The Donkey Analogy for Congestive Heart Failure Treatment

What does a donkey have in common with the pathophysiology and treatment of congestive heart failure? More than you might imagine actually. Here is how I like to explain how the medical treatment of systolic congestive heart failure works to my students. You can review all of congestive heart failure here.

The heart is simply a muscle and a pump. When it is weak for any reason (see causes of congestive heart failure) it just can't keep up with the demands of the body. It gives out just like any muscle does it you over use it. When the heart is not pumping enough, the pressures inside the heart increase, fluid backs up in the system, and symptoms of congestive heart failure occur including shortness of breath and edema. 

The body has two natural hormonal reactions to a low cardiac output: Increasing the activity of the sympathetic nervous system (epinephrine/norepinephrine) and increasing the renin-angiotensin aldosterone system of the kidney/adrenals.

The epinephrine increases afterload by stimulating alpha receptors, increases the contractility (squeezing force of the heart or inotropy) and heart rate by stimulating beta receptors. Increased renin and aldosterone result in sodium and fluid reabsorbtion increasing preload. Increased angiotensin vasoconstricts also increasing afterload (remember "angio" means vessel and "tensin" means to tense).

This puts a lot of stress on the heart. The heart is like a poor donkey pulling a heavy load of sandbags. The high preload and afterload are represented by the sandbags:


The problem is that a diseased heart (such as after a myocardial infarction) does not like this increased stress of the sympathetic nervous system activation and the increased RAAS, so the heart eventually further weakens. Think of this poor donkey having to pull this heavy wagon full of sandbags for 10 miles. Eventually it will collapse with exhaustion. Another analogy would be taking a 10 pound weight in your arm and pump it up and down. Eventually your arm muscle gets weak and you have no choice but to stop. Well, the heart is just a muscle and eventually if it is working too hard and simply can't keep up, it will weaken and the cardiac output will go down.

The preload (force in the venous system driving blood into the right heart) is high in congestive heart failure due to all the fluid being retained which mostly accumulates in the veins. Eventually this fluid gets forced into the tissues under the skin resulting in edema. The edema happens in the legs most commonly simply because gravity pulls it down (most people's legs are near the ground most of the day). Ascites (fluid in the abdomen) and pleural effusions can also occur.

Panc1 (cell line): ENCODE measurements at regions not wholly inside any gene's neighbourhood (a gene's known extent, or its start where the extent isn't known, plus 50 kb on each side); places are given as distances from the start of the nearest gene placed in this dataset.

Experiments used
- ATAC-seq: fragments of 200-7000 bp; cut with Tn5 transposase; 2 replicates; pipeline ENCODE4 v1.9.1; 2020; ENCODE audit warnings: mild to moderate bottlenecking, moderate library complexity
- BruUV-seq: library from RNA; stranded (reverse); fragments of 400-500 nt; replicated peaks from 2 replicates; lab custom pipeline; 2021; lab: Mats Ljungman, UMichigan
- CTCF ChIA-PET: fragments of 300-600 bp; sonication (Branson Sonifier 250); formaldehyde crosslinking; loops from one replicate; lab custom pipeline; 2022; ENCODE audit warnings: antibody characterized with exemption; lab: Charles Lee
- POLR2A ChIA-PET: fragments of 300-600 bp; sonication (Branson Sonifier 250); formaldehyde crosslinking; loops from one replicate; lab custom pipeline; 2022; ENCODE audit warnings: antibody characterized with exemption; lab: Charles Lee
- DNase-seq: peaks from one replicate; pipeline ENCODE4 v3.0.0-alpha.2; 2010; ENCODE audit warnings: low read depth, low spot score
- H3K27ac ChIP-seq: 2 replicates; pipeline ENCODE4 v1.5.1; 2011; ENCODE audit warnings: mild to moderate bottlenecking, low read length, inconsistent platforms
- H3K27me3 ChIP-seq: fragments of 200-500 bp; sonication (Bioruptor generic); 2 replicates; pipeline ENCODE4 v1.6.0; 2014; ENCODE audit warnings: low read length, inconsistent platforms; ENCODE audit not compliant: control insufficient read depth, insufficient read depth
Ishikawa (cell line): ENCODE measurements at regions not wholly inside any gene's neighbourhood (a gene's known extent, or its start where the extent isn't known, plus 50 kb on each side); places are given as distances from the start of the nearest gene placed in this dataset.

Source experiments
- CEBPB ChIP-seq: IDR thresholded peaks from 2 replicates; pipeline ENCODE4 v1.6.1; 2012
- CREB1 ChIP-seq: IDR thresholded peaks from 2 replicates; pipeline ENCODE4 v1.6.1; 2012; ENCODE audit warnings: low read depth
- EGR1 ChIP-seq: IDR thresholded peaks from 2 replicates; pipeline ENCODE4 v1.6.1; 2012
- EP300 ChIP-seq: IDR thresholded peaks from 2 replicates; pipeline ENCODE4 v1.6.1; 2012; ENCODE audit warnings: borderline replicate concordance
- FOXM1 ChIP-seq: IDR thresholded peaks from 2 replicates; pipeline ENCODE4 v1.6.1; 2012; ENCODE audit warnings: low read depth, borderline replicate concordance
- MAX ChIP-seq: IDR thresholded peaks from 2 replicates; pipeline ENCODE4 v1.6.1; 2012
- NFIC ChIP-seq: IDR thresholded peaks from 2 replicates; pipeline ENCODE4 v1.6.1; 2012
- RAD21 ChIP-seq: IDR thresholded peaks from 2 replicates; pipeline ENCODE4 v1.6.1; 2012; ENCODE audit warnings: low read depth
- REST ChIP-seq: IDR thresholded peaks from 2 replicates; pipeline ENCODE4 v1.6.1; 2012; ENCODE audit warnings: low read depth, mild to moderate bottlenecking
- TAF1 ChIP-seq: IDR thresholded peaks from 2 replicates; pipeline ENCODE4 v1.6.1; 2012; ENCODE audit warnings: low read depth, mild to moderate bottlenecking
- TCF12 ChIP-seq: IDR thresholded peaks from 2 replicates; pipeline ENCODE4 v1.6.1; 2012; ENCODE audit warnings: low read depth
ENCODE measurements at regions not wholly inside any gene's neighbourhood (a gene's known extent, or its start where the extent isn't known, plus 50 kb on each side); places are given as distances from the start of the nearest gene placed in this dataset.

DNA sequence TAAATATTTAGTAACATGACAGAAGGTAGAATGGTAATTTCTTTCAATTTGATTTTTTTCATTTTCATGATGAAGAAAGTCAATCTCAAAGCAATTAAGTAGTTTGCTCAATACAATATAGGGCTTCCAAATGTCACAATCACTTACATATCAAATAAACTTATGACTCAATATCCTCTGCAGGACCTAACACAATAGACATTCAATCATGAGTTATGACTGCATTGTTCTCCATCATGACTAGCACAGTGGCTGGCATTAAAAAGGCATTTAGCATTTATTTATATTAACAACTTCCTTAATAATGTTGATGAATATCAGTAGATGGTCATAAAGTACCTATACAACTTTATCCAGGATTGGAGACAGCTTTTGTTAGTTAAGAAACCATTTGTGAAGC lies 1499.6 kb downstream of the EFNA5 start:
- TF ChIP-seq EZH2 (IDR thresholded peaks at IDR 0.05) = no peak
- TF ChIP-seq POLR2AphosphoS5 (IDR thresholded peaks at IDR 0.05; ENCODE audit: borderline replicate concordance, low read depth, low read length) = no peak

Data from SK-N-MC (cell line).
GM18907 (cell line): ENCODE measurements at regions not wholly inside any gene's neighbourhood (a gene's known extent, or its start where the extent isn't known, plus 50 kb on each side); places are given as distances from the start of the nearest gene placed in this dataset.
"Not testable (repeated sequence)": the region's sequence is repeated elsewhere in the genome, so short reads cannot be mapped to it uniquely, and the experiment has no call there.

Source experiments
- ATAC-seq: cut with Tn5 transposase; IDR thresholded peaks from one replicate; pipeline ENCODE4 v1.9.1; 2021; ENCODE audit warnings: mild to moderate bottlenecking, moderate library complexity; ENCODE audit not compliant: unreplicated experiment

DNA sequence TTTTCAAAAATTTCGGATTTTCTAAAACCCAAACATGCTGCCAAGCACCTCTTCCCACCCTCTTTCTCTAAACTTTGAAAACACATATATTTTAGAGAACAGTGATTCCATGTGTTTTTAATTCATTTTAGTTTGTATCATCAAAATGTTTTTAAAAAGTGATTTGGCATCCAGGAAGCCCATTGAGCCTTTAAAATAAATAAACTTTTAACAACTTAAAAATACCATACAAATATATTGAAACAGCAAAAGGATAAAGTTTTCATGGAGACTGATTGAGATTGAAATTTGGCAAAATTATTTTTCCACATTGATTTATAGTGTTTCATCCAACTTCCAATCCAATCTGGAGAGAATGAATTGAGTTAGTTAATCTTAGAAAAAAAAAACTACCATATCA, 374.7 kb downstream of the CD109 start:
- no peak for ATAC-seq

To make the poor donkey feel better, we have to remove some of those sandbags!

In decompensated congestive heart failure, we do this by giving diuretics such as furosemide (Lasix) to force the kidneys to make more urine and eliminate the extra fluid which lowers the preload (sandbags). We have the patient restrict fluid intake to about 2 liters daily and keep a low sodium diet.

Also ACE inhibitors (i.e. lisinopril) and angiotensin receptor blockers (i.e. losartan) work to block the renin-angiotensin-aldosterone system (RAAS) also lowering preload (blocking aldosterone) and lowering afterload (angiotensin). Spironolactone works in heart failure by inhibiting aldosterone.

Lastly, hydralazine (a direct arterial vasodilator) decreases afterload and nitrates (i.e. isosorbide mononitrate) venodilate decreasing preload. The combination of hydralazine and nitrates are used in systolic congestive heart failure when ACE inhibitors and ARBs are contraindicated (i.e. kidney disease or hyperkalemia).

Here is the donkey after some good diureses, and afterload/preload reduction. It is simply like taking a load off the wagon making the work of the donkey much easier:


How about that increased sympathetic nervous system activity?